BIRMINGHAM, England (Reuters) - Possible successors to Prime Minister Theresa May are using the Conservative Party’s annual conference this week to set out, with varying degrees of subtlety, their visions for Britain, turning the event into a parade of potential future leaders.
May has vowed to fight on as leader to the next election in 2022, but with Brexit dividing her party and exit negotiations in Brussels deadlocked, the conference has been dominated by the possibility her government may fall or party members oust her.
Below is a summary of interventions by key figures who could be in the frame to replace May:
The former foreign minister is May’s most outspoken critic over Brexit, using an interview on the eve of conference to label her exit plan “deranged” and grab the limelight from the prime minister. He resigned from May’s cabinet in July in protest at her handling of the exit negotiations.
Johnson, regarded by many eurosceptics as the face of the Brexit campaign, set out his pitch to the membership in a bombastic speech on Tuesday at a fringe event which was heavily oversubscribed and had members queuing for hours to get a seat.
He called on the party to return to its traditional values of low tax and strong policing, and not to try and ape the policies of the left-wing Labour Party, whose surprise resurgence deprived May of her parliamentary majority in a 2017 election.
Hunt, who replaced Johnson as foreign minister in July, used his speech on the main stage to urge the Conservative membership to set aside their differences over Brexit and unite against a common foe: the EU.
Hunt voted to remain in the EU in the 2016 referendum. He served six years as Britain’s health minister - a role which has made him unpopular with many voters who work in or rely on the state-run, financially stretched National Health Service.
Appealing to Conservatives among both the 48 percent of Britons who voted to remain in the EU and the 52 percent who voted to leave, Hunt adopted an uncharacteristically strident tone at the conference, warning Brussels that “if you put a country like Britain in a corner, we don’t crumble. We fight”.
But, while a comparison between the EU and the Soviet Union went down well with delegates, it attracted anger from some inside the EU and was disowned by May.
JACOB REES-MOGG, 49
A flamboyant millionaire who cultivates the image of an English gentleman from another century, Rees-Mogg has developed a cult following among those who want a more radical departure from the EU than May is proposing.
He used several appearances at fringe events to advocate a free trade deal based on the one agreed between the EU and Canada — something May says would create an unacceptable border between Northern Ireland and mainland Britain. If not Canada, Rees-Mogg wants to trade with the EU on World Trade Organization (WTO) terms.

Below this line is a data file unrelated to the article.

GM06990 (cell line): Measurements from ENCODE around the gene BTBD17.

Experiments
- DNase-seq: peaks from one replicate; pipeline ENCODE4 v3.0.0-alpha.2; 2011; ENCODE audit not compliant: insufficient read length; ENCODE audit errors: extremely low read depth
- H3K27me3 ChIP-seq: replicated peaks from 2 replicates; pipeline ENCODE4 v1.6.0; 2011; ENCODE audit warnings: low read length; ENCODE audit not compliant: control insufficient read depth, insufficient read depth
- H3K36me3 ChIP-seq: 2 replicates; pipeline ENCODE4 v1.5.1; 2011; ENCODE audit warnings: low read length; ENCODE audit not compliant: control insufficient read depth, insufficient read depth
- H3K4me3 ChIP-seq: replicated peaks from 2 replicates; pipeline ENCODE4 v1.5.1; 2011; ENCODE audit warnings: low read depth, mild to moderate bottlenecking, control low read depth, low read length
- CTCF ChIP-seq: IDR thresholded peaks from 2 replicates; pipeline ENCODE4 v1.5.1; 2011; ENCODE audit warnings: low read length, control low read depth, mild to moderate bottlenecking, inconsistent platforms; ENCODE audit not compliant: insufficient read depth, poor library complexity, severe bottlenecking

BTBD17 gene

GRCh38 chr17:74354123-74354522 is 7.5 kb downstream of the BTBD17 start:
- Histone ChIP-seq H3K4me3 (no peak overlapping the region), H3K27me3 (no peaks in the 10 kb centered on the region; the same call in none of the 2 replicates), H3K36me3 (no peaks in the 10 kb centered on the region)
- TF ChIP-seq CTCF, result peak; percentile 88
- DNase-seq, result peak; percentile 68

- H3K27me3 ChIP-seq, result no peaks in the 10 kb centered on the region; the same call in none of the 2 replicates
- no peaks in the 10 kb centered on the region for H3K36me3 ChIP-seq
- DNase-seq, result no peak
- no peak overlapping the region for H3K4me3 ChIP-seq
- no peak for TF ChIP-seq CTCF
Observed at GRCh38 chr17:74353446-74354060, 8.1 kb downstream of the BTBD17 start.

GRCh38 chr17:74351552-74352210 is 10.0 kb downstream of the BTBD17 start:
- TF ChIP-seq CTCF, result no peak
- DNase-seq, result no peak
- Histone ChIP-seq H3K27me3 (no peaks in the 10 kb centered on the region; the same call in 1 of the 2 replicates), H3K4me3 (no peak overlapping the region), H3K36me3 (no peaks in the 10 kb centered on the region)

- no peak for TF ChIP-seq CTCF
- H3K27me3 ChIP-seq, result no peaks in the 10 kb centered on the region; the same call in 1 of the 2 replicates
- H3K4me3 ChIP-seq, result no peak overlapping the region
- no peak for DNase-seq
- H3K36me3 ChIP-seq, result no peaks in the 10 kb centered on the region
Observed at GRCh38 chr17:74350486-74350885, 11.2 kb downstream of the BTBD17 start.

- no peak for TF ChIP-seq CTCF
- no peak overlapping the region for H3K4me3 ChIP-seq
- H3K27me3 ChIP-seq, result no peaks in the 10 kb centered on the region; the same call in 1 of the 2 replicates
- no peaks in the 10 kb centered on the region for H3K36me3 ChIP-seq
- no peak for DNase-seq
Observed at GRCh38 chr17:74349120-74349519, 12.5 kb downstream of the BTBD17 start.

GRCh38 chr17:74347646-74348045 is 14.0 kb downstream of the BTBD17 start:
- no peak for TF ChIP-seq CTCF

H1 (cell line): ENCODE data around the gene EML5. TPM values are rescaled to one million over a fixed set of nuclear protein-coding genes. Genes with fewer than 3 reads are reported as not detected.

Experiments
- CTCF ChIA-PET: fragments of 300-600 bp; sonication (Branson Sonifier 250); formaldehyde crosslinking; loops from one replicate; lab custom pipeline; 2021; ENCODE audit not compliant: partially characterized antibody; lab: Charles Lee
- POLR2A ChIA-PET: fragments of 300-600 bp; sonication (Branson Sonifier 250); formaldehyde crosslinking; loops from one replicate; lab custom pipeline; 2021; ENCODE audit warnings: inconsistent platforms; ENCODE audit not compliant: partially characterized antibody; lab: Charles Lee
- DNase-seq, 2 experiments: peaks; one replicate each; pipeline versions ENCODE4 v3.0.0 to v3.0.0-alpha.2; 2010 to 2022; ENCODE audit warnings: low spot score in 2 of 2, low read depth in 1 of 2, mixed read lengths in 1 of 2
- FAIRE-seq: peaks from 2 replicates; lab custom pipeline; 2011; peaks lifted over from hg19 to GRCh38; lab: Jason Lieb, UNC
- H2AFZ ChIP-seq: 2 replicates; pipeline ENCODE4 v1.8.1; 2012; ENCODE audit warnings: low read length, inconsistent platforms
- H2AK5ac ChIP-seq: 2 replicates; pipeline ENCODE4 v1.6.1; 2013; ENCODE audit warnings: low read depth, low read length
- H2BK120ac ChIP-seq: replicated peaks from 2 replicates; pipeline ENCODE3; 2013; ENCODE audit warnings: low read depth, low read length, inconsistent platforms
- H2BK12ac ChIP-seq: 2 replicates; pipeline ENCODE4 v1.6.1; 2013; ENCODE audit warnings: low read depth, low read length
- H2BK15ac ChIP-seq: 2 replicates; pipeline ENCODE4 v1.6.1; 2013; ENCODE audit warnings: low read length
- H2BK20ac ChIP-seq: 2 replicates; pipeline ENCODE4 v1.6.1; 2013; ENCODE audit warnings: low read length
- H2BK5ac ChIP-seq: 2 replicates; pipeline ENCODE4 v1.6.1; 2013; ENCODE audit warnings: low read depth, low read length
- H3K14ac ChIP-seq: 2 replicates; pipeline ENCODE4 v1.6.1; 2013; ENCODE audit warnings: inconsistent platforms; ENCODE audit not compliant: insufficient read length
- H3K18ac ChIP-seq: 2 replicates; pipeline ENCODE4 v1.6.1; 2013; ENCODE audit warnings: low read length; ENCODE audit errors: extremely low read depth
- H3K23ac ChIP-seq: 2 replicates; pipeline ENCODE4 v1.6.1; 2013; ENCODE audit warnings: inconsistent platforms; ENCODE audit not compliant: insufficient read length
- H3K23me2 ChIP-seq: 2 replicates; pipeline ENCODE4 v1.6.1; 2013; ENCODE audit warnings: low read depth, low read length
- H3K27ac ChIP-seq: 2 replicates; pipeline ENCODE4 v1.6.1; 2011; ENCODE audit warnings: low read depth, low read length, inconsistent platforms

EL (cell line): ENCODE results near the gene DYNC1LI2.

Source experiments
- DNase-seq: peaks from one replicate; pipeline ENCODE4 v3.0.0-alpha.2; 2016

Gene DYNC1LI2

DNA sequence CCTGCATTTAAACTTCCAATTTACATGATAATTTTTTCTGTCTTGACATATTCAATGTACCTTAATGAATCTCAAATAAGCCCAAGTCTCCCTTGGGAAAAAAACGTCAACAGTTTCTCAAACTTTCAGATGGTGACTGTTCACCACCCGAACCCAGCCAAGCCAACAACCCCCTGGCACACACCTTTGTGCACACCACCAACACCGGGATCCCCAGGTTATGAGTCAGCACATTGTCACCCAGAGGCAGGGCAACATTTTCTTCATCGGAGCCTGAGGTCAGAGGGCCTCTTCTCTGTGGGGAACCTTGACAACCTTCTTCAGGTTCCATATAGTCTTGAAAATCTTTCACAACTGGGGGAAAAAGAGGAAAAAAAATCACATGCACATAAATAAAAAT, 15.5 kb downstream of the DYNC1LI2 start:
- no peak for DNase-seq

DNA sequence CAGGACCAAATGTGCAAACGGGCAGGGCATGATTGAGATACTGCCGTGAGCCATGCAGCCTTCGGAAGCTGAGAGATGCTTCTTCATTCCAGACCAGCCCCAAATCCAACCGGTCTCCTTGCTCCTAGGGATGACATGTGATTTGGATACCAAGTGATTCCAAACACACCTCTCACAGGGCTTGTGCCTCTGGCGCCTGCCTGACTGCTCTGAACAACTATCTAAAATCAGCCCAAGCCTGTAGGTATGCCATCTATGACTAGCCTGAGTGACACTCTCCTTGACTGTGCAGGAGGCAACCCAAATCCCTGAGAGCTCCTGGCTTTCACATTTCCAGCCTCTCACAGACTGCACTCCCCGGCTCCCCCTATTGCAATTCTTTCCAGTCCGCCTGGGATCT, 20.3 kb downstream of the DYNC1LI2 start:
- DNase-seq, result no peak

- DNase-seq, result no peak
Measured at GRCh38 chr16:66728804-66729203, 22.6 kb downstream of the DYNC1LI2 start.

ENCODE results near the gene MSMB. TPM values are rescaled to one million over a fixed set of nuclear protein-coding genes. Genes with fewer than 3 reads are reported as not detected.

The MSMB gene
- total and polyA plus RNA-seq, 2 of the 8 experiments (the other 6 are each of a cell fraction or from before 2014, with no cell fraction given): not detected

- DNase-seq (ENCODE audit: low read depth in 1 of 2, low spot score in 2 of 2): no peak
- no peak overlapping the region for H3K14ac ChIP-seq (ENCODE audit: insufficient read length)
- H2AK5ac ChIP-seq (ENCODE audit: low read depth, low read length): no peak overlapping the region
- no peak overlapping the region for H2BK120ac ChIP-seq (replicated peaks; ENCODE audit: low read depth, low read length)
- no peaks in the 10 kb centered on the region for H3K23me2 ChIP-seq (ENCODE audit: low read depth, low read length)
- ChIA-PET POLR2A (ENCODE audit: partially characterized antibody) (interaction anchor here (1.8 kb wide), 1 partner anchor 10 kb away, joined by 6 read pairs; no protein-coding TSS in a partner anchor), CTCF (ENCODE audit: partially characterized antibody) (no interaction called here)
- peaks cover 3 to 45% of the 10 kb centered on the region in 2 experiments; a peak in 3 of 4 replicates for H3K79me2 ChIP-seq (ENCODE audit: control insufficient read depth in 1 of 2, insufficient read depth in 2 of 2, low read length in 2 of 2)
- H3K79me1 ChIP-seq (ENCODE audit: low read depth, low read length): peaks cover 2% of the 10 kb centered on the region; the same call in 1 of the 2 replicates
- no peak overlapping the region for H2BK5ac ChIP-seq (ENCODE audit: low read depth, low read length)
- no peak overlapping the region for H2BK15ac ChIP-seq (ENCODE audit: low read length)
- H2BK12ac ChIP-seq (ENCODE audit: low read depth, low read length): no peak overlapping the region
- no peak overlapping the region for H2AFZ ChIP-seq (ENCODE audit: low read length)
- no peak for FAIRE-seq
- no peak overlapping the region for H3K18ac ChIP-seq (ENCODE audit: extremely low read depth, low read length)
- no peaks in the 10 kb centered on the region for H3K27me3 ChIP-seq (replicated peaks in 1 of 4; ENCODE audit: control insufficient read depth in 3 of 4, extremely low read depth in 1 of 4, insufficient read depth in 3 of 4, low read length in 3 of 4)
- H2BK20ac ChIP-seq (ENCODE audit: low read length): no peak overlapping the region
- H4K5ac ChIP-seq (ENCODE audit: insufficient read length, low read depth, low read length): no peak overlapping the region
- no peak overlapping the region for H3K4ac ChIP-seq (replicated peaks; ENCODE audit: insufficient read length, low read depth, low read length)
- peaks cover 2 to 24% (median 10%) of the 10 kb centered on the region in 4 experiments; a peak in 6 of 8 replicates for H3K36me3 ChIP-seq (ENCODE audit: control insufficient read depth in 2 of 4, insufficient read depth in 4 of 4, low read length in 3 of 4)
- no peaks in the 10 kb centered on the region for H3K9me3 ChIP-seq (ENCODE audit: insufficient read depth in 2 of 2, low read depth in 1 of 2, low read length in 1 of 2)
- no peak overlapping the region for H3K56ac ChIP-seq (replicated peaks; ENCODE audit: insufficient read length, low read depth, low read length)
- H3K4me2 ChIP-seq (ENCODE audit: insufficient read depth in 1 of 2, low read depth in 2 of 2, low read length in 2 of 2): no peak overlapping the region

But does he want the top job? When one man shouted “sack the woman” at a mention of May, Rees-Mogg quipped “certainly not”. Asked if he would run for leader if May were toppled, Rees-Mogg said the party should back her.
“I know, I know,” he said when they booed his answer.
Britain’s Brexit negotiator is a new face at the top table of government, promoted when David Davis resigned in protest at May’s exit plan in July. He has taken over the exit negotiations, albeit in a more subordinate role to May than his predecessor.
Like Hunt, Raab used his conference speech to criticise the EU’s approach to negotiations, warning Brussels not to bully Britain. Raab, a lawyer by training, twinned the message with a well-received story about his Jewish father’s escape from Czechoslovakia after the Nazi invasion in 1938.
The interior minister had to compete with Johnson’s speech for the members’ attention on Tuesday, but used appearances at fringe events to set out a domestic policy agenda he thinks will help the Conservatives win the next election.
Housing, he said, is the biggest problem the party has to solve to appeal to voters under 40 who have been left with “faces pressed up against the estate agents’ windows” by soaring prices and a shortage of new homes.
Javid, a second-generation immigrant of Pakistani heritage, has served a number of cabinet roles and scores consistently well in polls of party members. A champion of free markets, he has talked about having a portrait of former Conservative prime minister Margaret Thatcher on his office wall.
Gove, one of the highest-profile Brexit campaigners during the referendum, has had to rebuild his cabinet career after falling early in the contest to replace former prime minister David Cameron.
High-energy, and seen as one of the most effective members of cabinet in bringing forward new policies, Gove used his appearances at this week’s conference to pledge loyalty to May and back her Brexit plan.
In doing so he rejected the rival proposals put forward by Johnson, with whom he teamed up during their Brexit campaign only to pull his support for Johnson’s 2016 leadership bid at the last moment and run himself.
Reporting by William James, Elizabeth Piper and Kylie MacLellan; Editing by Gareth Jones